A recent tax case shows how important it is to be able to prove one’s claims when dealing with the tax authorities.
It involved a couple who moved to Belgium in 2001, having left the UK before 6 April that year. They were admitted as permanent residents of Belgium. They were not therefore resident in the UK during the 2001/2002 tax year and had taken advice on how to avoid being considered to be UK resident for tax purposes.
During that year, they disposed of most of their UK property – either by way of sale or by gifting it to their children. They also built themselves a villa in Portugal for their retirement. The properties they sold included some on which Capital Gains Tax (CGT) would have been payable were they UK resident.
When HM Revenue and Customs (HMRC) opened an enquiry into the couple’s tax affairs, they claimed that their property disposals were not subject to CGT by virtue of the fact that they were no longer resident in the UK. They claimed that when they moved abroad, they did so with no intention of returning to the UK to reside permanently and they intended to live in Portugal when they retired.
The first problem the couple faced in justifying their claim was that they could not produce accurate details of their whereabouts during the relevant tax year and it was clear that they had visited the UK several times during the tax years 2001/2002 and 2002/2003.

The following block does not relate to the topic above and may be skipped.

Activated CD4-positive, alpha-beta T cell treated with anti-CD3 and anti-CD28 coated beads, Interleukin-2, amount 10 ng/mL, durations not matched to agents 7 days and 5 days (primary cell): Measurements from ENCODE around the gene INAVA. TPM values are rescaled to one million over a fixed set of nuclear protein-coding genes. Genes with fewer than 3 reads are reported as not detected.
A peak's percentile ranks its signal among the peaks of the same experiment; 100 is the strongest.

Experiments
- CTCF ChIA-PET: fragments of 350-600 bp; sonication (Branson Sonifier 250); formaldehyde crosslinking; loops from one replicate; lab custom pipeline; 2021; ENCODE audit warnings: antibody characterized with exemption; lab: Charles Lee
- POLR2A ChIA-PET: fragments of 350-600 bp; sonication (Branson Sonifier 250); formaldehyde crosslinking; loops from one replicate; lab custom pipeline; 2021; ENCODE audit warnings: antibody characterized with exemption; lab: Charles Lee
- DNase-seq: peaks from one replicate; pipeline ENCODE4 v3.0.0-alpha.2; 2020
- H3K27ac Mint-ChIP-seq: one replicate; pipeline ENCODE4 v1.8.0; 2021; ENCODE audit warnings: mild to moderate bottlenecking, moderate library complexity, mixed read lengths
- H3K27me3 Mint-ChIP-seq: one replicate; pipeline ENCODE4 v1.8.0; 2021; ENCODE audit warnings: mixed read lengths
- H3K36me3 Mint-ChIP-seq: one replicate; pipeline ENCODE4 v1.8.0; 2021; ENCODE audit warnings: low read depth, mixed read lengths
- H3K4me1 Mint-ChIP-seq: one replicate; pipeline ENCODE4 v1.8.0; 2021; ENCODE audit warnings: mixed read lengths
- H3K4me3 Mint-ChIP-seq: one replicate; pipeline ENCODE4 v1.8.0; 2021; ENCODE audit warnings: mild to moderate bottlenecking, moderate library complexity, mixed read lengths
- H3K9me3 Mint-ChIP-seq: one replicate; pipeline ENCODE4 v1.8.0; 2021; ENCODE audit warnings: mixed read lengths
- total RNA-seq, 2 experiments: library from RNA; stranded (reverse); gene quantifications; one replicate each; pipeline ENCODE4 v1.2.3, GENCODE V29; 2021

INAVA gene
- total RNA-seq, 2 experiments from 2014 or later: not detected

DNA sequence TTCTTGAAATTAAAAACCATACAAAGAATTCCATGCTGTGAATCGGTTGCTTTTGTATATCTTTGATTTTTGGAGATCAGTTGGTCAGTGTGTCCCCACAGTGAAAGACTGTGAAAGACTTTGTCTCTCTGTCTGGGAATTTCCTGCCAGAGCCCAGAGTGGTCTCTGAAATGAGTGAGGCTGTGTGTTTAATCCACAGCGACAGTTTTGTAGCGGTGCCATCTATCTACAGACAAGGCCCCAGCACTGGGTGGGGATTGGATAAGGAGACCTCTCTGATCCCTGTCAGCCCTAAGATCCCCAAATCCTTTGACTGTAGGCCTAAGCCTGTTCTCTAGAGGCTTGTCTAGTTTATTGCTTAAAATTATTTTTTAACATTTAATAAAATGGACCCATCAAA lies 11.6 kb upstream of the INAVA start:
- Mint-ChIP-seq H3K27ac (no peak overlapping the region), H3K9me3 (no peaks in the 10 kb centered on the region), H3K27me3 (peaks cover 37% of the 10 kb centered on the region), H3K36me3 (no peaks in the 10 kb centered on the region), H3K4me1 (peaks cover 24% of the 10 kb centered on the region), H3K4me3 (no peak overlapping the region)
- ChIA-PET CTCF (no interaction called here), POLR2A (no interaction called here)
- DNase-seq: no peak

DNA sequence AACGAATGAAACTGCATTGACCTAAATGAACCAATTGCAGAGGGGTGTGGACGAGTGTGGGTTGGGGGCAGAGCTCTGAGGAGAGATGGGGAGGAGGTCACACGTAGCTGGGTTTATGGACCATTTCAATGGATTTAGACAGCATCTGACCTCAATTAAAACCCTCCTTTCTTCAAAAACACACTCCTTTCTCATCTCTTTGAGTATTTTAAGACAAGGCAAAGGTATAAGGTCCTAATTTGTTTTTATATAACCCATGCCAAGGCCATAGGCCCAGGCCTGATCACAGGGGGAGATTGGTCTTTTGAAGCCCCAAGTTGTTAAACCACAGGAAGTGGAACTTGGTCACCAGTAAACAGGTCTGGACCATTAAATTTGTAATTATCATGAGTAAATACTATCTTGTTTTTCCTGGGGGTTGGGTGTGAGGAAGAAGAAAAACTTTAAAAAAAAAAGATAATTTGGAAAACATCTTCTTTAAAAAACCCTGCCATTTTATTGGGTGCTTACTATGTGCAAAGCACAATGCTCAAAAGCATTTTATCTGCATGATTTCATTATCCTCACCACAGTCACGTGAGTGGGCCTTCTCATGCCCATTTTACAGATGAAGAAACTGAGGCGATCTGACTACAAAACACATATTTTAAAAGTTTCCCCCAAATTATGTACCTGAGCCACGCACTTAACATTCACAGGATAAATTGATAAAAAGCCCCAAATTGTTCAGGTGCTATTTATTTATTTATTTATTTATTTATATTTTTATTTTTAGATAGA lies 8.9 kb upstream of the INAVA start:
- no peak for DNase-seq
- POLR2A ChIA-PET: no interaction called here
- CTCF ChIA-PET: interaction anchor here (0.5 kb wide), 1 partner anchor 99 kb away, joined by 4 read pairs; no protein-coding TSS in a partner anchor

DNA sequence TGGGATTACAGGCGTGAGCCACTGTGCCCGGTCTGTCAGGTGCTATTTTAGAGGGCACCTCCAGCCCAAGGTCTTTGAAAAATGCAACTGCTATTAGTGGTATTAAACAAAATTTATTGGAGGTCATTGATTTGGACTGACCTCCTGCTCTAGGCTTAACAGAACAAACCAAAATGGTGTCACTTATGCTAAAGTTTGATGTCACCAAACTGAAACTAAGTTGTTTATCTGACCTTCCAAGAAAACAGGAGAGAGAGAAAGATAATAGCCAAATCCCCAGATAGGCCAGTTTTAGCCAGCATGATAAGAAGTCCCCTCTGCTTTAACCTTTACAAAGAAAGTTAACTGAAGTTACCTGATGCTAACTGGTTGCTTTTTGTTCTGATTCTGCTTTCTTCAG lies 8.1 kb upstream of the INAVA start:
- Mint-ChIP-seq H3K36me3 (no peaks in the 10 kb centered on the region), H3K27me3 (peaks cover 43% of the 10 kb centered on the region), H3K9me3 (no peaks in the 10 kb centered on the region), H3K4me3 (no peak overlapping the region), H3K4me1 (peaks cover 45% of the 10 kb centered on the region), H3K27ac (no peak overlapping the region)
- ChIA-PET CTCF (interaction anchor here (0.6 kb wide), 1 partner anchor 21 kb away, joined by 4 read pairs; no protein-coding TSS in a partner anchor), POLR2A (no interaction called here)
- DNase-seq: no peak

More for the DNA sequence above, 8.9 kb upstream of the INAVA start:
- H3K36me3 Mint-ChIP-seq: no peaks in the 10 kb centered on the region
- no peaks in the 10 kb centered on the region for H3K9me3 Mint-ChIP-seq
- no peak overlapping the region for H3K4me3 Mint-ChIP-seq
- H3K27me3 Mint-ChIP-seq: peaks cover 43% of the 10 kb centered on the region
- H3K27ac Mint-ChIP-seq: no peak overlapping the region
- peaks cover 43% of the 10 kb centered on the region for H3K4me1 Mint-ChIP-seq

HMRC assembled evidence of the couple’s visits to the UK, using cashpoint withdrawal records, credit card records and other transactions. The couple were also shown to have kept a taxed and insured car at a UK property. HMRC were thus able to establish, to the satisfaction of the First-tier Tribunal, that the couple had not sufficiently cut their ties with the UK to justify being regarded as non-resident.
The Tribunal concluded that the couple were UK resident for 2001/2002 and 2002/2003. As a result of the Tribunal’s decision, more than £400,000 in tax will be payable.
The case illustrates the importance not only of complying with the regulations but also of being able to prove compliance. It is not enough to ‘know you are right’: you have to be able to prove it.
The contents of this article are for the purposes of general awareness only. They do not purport to constitute legal or professional advice. The law may have changed since this article was published. Readers should not act on the basis of the information included and should take appropriate professional advice upon their own particular circumstances.